Filmmaker Kabir Khan has made a revelation regarding a song in his 2015 film Bajrangi Bhaijaan.
In a recent interview to a website, Kabir Khan said that the song Chicken Kuk-Doo-Koo was a political statement by him on “beef ban” in India even though it looked like an innocuous children’s song.
The film, directed and written (screenplay) by Kabir Khan and featuring Salman Khan and Kareena Kapoor Khan in the lead, tells a fictional tale of a Pakistani girl separated from her parents and left stranded in India. An Indian man, played by Salman Khan, travels to Pakistan to reunite the girl with her parents.
The song appears when the girl, who is mute and called ‘Munni’ by Salman’s character Pawan Kumar Chaturvedi, wishes to eat meat.
Chaturvedi initially finds the request unpalatable as he is a staunch vegetarian — and his vegetarianism is inspired by religious reasons — but comes around when his girlfriend Rasika (Kareena) convinces him to let Munni eat meat at a dhaba.
Later in the film, Munni is revealed to be a Muslim girl named Shahida Aziz, named after Pakistani cricketer Shahid Afridi, from the Pakistan side of Kashmir. She had come to New Delhi’s Nizamuddin Auliya dargah with her parents, but had separated from them by accident.
What The Song Says
The lyrics of the song, sung by Salman’s character, says:
Chowk Chandani, Chaudhary Dhaba
Raat Din Yahan Shor Sharaba
Aadha Hai Non-Veg
Aur Veg Hai Aadha
Spasht Kijiye Kya Hai Iraada
(At the Chaudhary dhaba in Chandi Chowk area of New Delhi, there is a lot of rush, be it day or night. Half of the menu is vegetarian while the rest is non-vegetarian. Tell them what you intend to eat)
Chahiye Naan Ya Roti
Chahiye Raan Ya Boti
Manga lo Ram Kasam Kasht Ho Jaaye
Thodi Biryani Bukhari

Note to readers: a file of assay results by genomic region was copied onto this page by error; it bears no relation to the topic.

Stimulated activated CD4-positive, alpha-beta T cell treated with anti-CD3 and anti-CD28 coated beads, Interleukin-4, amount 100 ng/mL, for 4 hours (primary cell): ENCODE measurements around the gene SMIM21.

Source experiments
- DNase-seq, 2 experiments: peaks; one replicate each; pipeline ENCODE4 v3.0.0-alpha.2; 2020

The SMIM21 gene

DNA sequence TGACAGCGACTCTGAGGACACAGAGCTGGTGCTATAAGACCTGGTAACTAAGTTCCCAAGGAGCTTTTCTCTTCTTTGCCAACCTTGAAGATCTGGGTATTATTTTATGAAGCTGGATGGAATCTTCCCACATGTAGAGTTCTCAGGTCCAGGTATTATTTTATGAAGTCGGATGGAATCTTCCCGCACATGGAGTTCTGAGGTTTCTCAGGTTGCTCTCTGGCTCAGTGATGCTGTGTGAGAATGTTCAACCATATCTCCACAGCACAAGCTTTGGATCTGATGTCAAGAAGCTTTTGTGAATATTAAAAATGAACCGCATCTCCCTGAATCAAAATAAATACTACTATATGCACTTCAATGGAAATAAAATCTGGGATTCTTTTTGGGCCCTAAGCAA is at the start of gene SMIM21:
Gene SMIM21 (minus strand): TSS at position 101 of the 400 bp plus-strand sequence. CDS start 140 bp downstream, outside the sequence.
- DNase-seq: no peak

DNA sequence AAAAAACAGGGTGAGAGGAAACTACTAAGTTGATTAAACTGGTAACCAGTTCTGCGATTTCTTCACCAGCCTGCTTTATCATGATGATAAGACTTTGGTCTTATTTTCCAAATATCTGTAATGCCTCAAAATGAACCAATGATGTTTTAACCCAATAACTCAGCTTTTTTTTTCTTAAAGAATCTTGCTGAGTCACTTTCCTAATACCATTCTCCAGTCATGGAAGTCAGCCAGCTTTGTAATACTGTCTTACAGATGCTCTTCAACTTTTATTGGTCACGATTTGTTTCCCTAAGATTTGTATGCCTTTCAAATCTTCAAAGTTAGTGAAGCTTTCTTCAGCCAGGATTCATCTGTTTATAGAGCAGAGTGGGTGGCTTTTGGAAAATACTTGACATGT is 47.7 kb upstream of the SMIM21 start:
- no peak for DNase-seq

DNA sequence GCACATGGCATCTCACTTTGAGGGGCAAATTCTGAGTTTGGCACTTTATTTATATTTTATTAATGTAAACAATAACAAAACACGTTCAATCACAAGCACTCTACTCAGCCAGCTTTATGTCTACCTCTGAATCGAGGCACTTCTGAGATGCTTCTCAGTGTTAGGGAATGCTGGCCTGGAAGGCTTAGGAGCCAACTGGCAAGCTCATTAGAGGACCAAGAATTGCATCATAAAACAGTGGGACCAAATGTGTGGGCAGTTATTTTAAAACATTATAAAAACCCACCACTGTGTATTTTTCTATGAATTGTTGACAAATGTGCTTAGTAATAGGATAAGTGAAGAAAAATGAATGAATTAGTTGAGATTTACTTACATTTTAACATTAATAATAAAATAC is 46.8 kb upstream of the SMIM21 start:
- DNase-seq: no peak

Thodi Phir Nalli Nihari
Le Aao Aaj Dharam Bhrasht Ho Jaaye
(Order whatever you want, be it naan or chapati, or different dishes of mutton, but hurry up for Lord Ram’s sake. Bring the meat dishes, let my religion be destroyed)
… Laao Kofta, Laao Korma
Laao Shorba, Laao Shawarma
Saare Upvaas Bhale Nasht Ho Jaaye
(Bring the meat dishes, even if that means the sacred Hindu fasts are broken).
What Kabir Khan Said About His ‘Politics’
Kabir, who shifted from documentaries to films with his directorial debut Kabul Express in 2006, told the interviewer that in writing scripts or screenplay, “intention is everything” (“neeyat hi sab kuch hai”).
He said, “For me the politics of the film is very important… I have often heard — and I get very worried when I hear this — people in the industry say we are not interested in politics or we are apolitical... As human beings you cannot be apolitical… The way we frame a character is telling our politics. The words and lines our characters are speaking is telling our politics. You are revealing something about your ideology with every word and every shot in your film… Sometimes saying apolitical only reeks of your privilege…”.
Kabir went on to cite the Chicken Kuk-Doo-Koo song as a “classic example” of the point he was making.
“The chicken song at face value is the most popular song among kids because of the way Salman and Kareena are dancing. But it’s also the most political song of the film because it came in the face of beef ban. The song is basically saying, this is Chaudhary dhaba, which is a metaphor for India, half the menu is vegetarian, and the other half is non-vegetarian. You decide what you want to eat and all of us sit together and eat. That’s the way you slip in your politics”.
The Bigotry In The Song
Preaching to non-Muslims in India about tolerance to meat is laughable. Look around, a large number of restaurants and dhabas serving meat are run by Hindus. A large number of their customers are Hindus. Those who do not wish to eat at places that serve meat, eat at vegetarian restaurants and dhabas, that display this speciality on their signboards.
The country has no history of religiously vegetarian groups that include certain caste groups of Hindus, Jains and some sects of Buddhists, prohibiting Muslims from eating chicken or mutton or closing down eateries serving the meat.